The arrival of COVID-19 in Lebanon exacerbated pre-existing structural issues, the result of longstanding political inaction and corruption. Despite demand for alcoholic drinks coming under heavy pressure, many Lebanese continue to drink socially, with vibrant nightlife culture seen as important stress relief as people leave strict traditional social norms behind when migrating to Beirut and other cities.
The COVID-19 outbreak that hit Lebanon in early March 2020 led to a total nationwide lockdown starting from 13 March. This included the closure of all restaurants, bars, clubs and public spaces until early June, when partial re-openings were phased in.
As of 16 September 2020, Lebanon had seen 252 deaths due to COVID-19 and 25,449 cases. Lockdown came into effect on 13 March in Lebanon, with the country’s only international airport shut down on this day and remained closed until 1 July.
Attitudes towards alcohol in Lebanon are generally very relaxed, especially in the major cities of Beirut and Tyre, marking the Mediterranean nation out from most other Middle Eastern countries. Tyre is a very touristic city and has also been home to a large cohort of UN peacekeeping and border control staff for the last 30 years.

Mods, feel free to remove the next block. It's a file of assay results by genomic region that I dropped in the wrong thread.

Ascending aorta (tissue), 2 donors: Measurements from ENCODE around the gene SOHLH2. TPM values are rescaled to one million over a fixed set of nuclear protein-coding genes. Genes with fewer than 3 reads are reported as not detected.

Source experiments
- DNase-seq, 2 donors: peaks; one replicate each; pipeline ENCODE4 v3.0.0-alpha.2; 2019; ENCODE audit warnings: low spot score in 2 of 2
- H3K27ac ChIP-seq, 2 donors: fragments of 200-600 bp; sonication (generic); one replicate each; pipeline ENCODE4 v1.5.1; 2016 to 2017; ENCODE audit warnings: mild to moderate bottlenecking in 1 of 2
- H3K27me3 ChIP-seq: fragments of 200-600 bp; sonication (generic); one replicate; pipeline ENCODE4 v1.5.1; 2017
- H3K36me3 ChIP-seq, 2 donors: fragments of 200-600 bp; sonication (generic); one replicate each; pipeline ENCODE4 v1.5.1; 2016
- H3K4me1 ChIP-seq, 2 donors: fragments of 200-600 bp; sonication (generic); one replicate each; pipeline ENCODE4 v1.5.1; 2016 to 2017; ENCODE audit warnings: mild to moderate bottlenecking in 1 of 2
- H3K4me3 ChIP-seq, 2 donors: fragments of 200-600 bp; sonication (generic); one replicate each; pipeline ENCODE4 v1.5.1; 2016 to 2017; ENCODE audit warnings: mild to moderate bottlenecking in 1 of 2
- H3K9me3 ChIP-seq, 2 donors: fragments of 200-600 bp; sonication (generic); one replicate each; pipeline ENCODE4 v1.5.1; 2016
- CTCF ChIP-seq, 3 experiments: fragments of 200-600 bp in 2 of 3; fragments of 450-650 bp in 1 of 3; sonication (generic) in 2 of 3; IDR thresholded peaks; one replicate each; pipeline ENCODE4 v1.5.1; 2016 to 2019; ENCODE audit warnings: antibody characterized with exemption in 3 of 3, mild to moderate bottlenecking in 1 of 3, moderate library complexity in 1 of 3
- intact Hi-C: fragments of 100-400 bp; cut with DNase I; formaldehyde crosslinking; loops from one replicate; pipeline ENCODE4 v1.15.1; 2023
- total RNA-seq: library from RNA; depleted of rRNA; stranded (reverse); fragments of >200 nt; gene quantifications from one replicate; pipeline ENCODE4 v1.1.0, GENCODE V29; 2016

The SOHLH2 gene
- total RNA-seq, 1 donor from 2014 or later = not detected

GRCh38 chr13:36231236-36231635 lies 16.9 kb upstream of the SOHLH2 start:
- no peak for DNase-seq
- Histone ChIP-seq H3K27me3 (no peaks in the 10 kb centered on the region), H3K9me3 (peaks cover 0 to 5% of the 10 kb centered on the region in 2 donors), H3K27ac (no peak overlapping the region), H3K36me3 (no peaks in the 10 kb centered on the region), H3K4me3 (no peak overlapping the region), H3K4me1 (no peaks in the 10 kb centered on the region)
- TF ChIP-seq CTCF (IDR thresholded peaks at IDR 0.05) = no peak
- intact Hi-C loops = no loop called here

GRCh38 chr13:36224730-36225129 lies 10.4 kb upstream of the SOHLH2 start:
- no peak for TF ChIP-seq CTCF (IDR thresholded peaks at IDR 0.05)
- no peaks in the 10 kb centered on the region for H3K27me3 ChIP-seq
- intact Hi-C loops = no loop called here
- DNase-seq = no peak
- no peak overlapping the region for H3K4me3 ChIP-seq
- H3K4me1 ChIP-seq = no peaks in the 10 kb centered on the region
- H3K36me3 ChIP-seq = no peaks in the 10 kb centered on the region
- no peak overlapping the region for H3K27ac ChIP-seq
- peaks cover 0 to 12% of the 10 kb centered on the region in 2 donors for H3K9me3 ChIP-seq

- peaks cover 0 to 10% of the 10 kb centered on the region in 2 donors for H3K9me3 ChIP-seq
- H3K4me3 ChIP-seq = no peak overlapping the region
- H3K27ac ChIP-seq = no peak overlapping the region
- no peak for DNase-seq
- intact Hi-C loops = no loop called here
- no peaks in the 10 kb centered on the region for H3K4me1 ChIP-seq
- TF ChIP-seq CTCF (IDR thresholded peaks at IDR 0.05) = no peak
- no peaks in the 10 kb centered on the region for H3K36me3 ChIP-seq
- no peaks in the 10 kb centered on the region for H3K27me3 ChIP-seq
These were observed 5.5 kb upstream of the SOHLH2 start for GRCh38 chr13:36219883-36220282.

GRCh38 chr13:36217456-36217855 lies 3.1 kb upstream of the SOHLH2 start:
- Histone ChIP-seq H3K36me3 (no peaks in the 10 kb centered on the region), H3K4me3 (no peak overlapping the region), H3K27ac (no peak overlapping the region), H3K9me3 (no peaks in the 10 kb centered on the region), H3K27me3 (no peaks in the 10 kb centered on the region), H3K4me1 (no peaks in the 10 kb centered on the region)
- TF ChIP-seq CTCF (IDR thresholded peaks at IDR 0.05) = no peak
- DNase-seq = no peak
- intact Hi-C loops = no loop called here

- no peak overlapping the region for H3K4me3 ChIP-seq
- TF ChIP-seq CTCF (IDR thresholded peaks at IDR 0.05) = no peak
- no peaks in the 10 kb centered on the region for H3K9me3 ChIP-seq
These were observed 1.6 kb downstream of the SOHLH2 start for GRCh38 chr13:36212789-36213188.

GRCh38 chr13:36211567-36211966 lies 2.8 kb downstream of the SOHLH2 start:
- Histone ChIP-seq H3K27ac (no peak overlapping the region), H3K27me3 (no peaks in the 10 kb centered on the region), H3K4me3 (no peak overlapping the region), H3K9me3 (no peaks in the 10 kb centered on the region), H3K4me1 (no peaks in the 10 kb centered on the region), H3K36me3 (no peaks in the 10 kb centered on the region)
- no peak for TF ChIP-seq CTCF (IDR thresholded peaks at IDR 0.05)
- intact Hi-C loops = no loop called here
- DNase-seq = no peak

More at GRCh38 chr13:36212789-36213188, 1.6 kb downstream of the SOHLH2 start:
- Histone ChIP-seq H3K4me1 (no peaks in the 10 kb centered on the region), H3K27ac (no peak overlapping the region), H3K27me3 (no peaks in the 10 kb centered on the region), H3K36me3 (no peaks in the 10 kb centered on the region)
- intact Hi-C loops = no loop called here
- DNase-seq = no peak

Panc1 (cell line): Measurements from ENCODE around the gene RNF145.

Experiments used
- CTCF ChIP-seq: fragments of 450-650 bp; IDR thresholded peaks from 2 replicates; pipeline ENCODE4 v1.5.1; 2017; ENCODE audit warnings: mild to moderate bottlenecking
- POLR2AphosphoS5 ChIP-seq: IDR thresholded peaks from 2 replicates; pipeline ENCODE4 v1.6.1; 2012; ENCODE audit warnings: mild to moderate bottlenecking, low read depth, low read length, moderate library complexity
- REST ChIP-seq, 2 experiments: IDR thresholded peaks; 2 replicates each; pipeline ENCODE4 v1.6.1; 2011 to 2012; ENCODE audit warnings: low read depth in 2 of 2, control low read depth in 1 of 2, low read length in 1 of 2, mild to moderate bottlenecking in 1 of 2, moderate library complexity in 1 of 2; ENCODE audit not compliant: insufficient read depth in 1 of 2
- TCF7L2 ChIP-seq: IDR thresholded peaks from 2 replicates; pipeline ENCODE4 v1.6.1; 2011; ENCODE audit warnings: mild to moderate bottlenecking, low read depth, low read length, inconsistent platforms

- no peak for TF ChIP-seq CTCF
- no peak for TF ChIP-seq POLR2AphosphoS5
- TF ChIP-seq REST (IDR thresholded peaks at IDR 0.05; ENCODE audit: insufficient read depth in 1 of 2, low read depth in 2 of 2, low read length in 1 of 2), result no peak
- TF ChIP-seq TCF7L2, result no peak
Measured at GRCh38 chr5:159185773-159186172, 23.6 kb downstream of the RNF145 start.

2019 saw Lebanon enter a period of serious economic recession, the result of political inaction in the face of several years of accumulating economic challenges and slow growth and the pressure coming from the presence of two million Syrian refugees in Lebanese society. Contributing to the country’s economic woes are US economic sanctions on Hezbollah and rampant corruption.
The political uncertainty and economic stasis which has blighted Lebanese society throughout 2019 and much of 2020 has resulted in a breakdown in the delivery of utilities. Power cuts, water shortages and various other structural issues have plagued the country for years, but became an even more common aspect of daily life in the country towards the end of the review period.
No changes were seen to the legal regime controlling and or regulating the alcoholic drinks industry during 2019.
In June 2017, as part of a raft of new tax measures, the Lebanese parliament approved a one percentage point increase in VAT from 10% to 11%. This new tax regime also saw an additional 500% tax levied on alcohol, in addition to the existing excise.
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